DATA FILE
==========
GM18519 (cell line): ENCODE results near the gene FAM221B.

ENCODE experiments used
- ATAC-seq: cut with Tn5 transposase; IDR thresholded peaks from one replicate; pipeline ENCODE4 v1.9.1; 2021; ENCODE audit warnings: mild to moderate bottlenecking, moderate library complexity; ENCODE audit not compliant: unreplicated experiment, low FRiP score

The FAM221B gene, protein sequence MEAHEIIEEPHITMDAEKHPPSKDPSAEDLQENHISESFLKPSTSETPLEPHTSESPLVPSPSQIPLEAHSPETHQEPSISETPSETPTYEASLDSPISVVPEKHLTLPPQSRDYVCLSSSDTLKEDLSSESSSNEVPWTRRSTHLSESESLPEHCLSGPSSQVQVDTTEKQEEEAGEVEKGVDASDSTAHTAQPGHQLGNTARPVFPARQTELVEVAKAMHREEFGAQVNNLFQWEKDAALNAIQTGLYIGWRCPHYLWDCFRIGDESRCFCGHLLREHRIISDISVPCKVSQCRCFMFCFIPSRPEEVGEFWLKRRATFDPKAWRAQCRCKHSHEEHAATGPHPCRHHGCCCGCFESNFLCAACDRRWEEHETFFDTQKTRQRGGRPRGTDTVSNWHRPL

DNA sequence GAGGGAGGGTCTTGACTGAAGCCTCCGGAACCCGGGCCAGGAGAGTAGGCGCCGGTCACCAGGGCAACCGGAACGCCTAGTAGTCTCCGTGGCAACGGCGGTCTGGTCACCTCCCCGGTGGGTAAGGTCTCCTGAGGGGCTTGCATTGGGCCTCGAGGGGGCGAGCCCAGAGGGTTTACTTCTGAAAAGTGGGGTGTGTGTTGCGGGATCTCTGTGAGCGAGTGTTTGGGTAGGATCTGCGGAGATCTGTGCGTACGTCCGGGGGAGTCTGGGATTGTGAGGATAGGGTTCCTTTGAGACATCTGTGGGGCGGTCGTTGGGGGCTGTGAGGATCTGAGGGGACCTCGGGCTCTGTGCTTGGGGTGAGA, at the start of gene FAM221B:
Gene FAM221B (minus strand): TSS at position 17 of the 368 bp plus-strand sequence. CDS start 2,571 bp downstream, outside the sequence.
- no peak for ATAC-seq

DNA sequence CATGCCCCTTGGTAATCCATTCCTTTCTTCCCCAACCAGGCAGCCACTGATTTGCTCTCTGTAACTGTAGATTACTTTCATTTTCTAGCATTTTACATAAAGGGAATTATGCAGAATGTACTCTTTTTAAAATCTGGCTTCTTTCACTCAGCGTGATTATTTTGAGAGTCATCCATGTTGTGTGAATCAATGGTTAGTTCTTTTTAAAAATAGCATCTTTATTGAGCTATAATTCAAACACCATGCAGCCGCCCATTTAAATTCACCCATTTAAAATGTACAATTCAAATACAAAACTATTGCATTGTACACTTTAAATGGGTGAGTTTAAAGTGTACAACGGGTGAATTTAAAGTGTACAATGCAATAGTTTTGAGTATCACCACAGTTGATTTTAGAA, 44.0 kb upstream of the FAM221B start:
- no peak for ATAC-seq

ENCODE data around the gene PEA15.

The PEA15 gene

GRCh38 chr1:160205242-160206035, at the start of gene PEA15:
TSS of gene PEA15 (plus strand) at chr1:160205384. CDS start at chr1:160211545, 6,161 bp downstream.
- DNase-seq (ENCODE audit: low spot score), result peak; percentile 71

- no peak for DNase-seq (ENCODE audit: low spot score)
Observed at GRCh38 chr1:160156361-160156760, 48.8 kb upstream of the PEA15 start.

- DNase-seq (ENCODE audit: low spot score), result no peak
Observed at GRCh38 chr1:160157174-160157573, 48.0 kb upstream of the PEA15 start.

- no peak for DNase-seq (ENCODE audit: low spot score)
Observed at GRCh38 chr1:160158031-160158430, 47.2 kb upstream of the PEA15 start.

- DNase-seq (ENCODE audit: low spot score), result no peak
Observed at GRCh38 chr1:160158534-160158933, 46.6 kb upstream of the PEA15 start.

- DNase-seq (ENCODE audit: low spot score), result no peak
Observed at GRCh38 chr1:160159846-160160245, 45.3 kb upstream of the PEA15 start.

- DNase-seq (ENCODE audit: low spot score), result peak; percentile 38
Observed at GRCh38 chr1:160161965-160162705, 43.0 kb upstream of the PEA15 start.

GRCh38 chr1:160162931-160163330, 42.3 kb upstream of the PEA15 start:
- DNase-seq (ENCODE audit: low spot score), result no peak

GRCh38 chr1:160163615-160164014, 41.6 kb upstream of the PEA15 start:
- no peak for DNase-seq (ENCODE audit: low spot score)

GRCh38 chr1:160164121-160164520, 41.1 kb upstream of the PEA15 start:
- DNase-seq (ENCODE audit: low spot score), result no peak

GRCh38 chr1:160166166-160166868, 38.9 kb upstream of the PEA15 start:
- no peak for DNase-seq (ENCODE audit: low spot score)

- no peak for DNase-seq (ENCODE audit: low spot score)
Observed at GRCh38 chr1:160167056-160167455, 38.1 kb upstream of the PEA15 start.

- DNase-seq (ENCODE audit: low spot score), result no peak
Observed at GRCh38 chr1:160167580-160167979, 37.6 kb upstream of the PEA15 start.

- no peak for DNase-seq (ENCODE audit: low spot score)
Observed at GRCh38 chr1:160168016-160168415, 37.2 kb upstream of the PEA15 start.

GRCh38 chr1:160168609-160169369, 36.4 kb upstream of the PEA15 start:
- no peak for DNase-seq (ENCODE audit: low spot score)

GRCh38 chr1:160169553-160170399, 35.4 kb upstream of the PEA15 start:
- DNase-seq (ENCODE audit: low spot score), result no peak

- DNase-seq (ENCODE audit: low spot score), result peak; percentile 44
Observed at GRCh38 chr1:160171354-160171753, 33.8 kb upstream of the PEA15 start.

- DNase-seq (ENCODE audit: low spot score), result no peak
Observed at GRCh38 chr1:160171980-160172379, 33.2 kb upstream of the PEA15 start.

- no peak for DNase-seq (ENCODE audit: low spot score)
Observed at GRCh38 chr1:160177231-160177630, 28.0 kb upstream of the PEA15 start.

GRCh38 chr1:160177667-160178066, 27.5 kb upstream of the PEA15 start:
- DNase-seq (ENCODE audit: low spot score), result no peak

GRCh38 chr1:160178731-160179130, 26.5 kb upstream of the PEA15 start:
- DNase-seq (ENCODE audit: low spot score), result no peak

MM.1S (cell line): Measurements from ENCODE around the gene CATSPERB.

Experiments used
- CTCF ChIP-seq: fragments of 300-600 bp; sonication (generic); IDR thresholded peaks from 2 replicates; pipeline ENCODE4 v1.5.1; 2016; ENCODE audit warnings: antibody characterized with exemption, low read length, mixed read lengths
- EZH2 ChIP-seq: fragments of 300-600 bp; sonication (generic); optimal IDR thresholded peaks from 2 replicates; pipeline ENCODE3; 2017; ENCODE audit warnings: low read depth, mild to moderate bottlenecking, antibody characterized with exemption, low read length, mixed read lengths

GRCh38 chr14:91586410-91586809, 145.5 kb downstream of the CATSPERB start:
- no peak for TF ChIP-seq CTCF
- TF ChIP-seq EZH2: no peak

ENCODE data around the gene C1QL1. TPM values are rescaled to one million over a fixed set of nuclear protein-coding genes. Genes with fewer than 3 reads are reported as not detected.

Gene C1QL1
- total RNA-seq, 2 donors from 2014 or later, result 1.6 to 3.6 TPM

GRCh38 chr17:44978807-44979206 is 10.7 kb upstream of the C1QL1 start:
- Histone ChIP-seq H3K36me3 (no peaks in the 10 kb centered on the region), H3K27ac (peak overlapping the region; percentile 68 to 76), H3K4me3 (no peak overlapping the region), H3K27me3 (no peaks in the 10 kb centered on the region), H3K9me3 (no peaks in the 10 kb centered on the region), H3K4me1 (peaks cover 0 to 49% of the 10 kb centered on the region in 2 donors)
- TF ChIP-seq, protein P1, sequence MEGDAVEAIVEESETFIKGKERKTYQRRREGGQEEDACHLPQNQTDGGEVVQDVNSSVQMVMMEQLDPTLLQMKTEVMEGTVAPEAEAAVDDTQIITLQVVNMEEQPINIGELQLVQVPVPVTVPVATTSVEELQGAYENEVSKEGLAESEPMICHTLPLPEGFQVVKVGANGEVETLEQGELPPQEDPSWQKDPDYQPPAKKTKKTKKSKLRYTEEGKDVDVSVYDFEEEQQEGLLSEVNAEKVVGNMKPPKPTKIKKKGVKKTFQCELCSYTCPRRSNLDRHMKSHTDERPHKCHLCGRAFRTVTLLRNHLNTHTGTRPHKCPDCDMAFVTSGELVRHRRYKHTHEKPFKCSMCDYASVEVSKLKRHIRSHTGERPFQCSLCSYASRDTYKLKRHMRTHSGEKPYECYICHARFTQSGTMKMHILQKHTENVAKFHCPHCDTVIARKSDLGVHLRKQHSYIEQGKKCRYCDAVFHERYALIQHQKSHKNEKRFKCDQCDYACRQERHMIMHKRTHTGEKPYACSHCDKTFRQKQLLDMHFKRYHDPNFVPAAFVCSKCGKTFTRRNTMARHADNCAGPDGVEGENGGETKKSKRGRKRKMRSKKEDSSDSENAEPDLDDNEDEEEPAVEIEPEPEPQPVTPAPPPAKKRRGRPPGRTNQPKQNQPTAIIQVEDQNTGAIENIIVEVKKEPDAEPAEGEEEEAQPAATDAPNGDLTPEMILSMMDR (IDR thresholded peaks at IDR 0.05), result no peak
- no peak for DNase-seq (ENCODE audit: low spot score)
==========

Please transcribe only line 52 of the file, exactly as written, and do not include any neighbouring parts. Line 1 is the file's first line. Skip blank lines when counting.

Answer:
- DNase-seq (ENCODE audit: low spot score), result no peak